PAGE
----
The administration of Essen had for a long time been in the hands of the princess-abbesses as heads of the Imperial Abbey of Essen. However, from the 14th century onwards, the city council increasingly grew in importance. In 1335, it started choosing two burgomasters, one of whom was placed in charge of the treasury. In 1377, Essen was granted imperial immediacy but had to abandon this privilege later on. Between the early 15th and 20th centuries, the political system of Essen underwent several changes, most importantly the introduction of the Protestant Reformation in 1563, the annexation of 1802 by Prussia, and the subsequent secularization of the principality in 1803. The territory was made part of the Prussian Province of Jülich-Cleves-Berg from 1815–22, after which it became part of the Prussian Rhine Province until its dissolution in 1946.
During the German Revolution of 1918–19, Essen was the home of the Essen Tendency (Essener Richtung) within the Communist Workers' Party of Germany. In 1922 they founded the Communist Workers' International. Essen became one of the centres of resistance to Social Democracy and the Freikorps alike.
During the Nazi era (1933–1945), mayors were installed by the Nazi Party. After World War II, the military government of the British occupation zone installed a new mayor and a municipal constitution modeled on that of British cities. Later, the city council was again elected by the population. The mayor was elected by the council as its head and as the city's main representative. The administration was led by a full-time Oberstadtdirektor. In 1999, the position of Oberstadtdirektor was abolished in North Rhine-Westphalia and the mayor became both main representative and administrative head. In addition, the population now elects the mayor directly.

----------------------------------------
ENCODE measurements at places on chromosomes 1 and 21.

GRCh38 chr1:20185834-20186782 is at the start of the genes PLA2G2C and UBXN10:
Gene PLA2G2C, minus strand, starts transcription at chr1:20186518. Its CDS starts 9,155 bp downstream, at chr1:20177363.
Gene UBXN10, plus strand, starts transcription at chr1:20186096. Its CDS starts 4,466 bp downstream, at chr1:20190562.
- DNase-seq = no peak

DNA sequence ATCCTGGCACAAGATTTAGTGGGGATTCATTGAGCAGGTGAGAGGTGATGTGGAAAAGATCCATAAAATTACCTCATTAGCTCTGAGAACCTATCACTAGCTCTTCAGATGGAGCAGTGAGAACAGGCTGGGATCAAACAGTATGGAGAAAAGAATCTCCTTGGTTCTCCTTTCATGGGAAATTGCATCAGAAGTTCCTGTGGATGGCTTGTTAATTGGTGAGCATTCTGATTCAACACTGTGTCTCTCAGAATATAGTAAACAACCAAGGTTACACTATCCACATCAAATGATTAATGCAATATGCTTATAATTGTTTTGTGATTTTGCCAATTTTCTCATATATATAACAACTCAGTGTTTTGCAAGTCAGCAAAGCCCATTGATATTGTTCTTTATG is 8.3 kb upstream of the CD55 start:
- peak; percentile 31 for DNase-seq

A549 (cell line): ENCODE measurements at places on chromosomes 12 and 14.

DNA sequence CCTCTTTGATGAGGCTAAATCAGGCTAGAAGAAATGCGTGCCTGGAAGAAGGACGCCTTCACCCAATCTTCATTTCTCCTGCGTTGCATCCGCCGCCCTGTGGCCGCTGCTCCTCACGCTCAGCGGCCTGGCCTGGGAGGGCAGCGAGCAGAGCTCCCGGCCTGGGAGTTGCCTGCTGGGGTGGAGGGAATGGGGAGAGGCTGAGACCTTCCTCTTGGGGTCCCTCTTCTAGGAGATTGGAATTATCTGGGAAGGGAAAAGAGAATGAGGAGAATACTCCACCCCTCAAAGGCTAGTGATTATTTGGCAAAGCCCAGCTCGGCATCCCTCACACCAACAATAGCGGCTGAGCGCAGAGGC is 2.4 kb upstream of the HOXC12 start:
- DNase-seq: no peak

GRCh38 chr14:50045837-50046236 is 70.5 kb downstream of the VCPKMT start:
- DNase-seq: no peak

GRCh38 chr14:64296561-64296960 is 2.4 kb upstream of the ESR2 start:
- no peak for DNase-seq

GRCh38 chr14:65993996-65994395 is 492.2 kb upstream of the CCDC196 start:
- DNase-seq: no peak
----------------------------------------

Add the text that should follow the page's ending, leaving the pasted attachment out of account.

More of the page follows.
Other articles related to "historical, development, historical development, developments":
... speaking peoples, including the present-day and historical Navajo and Apache ... the people's adoption of maize agriculture, development of greater population densities, and chiefdom-level complex social organization from 1200 CE to 1650 CE ... This in turn led to the development of specialized skills among some of the peoples ...
... Seventh-day Adventist theology has undergone development from the beginnings of the movement ... Doctrinal development has been associated with significant events, including the 1888 Minneapolis General Conference and discussions with evangelicals in the middle of the 20th century ... As a consequence of these developments, different theological streams have emerged which today exist alongside the mainstream of the Church ...
... Many of the eco-friendly principles and ideas espoused by sustainable gardens, landscapes and sites perpetuate sustainable practices established as a reaction to resource-intensive industrial agriculture ... These practices were established as movements for self-sufficiency and small-scale farming based on a holistic systems approach and ecological principles ...
Famous quotes containing the words development and/or historical:
“Theories of child development and guidelines for parents are not cast in stone. They are constantly changing and adapting to new information and new pressures. There is no right way, just as there are no magic incantations that will always painlessly resolve a childs problems.”
—Lawrence Kutner (20th century)
“The analogy between the mind and a computer fails for many reasons. The brain is constructed by principles that assure diversity and degeneracy. Unlike a computer, it has no replicative memory. It is historical and value driven. It forms categories by internal criteria and by constraints acting at many scales, not by means of a syntactically constructed program. The world with which the brain interacts is not unequivocally made up of classical categories.”
—Gerald M. Edelman (b. 1928)